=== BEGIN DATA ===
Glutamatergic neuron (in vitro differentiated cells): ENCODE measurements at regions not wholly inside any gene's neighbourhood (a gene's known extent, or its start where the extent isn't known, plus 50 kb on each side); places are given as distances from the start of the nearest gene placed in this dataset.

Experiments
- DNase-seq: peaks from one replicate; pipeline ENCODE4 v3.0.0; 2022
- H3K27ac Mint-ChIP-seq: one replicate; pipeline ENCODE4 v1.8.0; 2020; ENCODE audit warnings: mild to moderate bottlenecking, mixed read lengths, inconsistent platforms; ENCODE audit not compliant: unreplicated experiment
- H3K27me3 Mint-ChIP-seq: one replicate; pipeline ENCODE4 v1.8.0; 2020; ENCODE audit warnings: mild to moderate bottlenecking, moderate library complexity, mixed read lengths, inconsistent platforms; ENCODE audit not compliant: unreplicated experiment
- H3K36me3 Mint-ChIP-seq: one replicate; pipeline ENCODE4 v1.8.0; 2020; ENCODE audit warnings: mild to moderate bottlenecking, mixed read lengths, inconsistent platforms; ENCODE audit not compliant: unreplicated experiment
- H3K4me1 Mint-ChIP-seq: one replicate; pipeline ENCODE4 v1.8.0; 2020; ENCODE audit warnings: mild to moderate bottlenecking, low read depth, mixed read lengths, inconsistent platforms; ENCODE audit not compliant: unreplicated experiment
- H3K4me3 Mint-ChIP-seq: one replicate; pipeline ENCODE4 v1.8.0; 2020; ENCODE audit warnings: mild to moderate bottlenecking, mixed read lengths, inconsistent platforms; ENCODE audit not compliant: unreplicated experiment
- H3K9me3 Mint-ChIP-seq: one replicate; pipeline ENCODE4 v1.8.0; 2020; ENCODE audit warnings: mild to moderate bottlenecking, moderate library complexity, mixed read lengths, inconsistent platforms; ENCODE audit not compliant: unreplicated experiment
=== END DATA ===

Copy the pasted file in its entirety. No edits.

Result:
Glutamatergic neuron (in vitro differentiated cells): ENCODE measurements at regions not wholly inside any gene's neighbourhood (a gene's known extent, or its start where the extent isn't known, plus 50 kb on each side); places are given as distances from the start of the nearest gene placed in this dataset.

Experiments
- DNase-seq: peaks from one replicate; pipeline ENCODE4 v3.0.0; 2022
- H3K27ac Mint-ChIP-seq: one replicate; pipeline ENCODE4 v1.8.0; 2020; ENCODE audit warnings: mild to moderate bottlenecking, mixed read lengths, inconsistent platforms; ENCODE audit not compliant: unreplicated experiment
- H3K27me3 Mint-ChIP-seq: one replicate; pipeline ENCODE4 v1.8.0; 2020; ENCODE audit warnings: mild to moderate bottlenecking, moderate library complexity, mixed read lengths, inconsistent platforms; ENCODE audit not compliant: unreplicated experiment
- H3K36me3 Mint-ChIP-seq: one replicate; pipeline ENCODE4 v1.8.0; 2020; ENCODE audit warnings: mild to moderate bottlenecking, mixed read lengths, inconsistent platforms; ENCODE audit not compliant: unreplicated experiment
- H3K4me1 Mint-ChIP-seq: one replicate; pipeline ENCODE4 v1.8.0; 2020; ENCODE audit warnings: mild to moderate bottlenecking, low read depth, mixed read lengths, inconsistent platforms; ENCODE audit not compliant: unreplicated experiment
- H3K4me3 Mint-ChIP-seq: one replicate; pipeline ENCODE4 v1.8.0; 2020; ENCODE audit warnings: mild to moderate bottlenecking, mixed read lengths, inconsistent platforms; ENCODE audit not compliant: unreplicated experiment
- H3K9me3 Mint-ChIP-seq: one replicate; pipeline ENCODE4 v1.8.0; 2020; ENCODE audit warnings: mild to moderate bottlenecking, moderate library complexity, mixed read lengths, inconsistent platforms; ENCODE audit not compliant: unreplicated experiment